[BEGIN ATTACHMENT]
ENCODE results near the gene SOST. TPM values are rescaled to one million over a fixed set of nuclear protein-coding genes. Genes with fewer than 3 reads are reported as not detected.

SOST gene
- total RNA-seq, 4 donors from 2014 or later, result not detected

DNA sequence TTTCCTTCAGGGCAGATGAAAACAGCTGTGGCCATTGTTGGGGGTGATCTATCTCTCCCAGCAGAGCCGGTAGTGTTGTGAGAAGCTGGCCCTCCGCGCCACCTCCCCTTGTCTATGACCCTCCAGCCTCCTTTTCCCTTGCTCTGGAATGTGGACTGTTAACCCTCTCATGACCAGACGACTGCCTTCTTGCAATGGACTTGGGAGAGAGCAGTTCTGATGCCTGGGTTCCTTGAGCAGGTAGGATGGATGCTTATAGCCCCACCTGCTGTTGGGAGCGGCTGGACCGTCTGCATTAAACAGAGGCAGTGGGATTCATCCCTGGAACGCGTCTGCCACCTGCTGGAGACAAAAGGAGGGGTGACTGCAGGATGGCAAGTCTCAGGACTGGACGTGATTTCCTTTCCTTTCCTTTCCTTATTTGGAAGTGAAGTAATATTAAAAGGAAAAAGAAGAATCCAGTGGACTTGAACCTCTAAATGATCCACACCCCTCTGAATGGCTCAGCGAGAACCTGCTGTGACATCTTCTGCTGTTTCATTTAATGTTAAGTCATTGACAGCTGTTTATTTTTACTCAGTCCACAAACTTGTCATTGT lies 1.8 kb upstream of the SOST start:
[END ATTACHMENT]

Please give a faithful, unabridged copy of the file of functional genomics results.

ENCODE results near the gene SOST. TPM values are rescaled to one million over a fixed set of nuclear protein-coding genes. Genes with fewer than 3 reads are reported as not detected.

SOST gene
- total RNA-seq, 4 donors from 2014 or later, result not detected

DNA sequence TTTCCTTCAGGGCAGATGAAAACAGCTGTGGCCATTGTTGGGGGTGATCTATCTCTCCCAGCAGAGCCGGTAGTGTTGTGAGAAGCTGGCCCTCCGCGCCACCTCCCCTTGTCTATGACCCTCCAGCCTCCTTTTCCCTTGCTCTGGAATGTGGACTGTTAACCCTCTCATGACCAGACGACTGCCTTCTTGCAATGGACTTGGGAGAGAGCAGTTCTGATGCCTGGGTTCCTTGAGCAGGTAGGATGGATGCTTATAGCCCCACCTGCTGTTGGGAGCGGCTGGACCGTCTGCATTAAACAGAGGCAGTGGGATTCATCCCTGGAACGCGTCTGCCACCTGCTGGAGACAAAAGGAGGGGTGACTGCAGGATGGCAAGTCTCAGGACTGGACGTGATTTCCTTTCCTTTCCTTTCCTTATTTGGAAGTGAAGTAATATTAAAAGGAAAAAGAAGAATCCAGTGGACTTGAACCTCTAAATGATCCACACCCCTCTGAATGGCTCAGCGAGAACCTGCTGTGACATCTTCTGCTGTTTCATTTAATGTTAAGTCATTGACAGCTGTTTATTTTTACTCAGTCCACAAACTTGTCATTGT lies 1.8 kb upstream of the SOST start: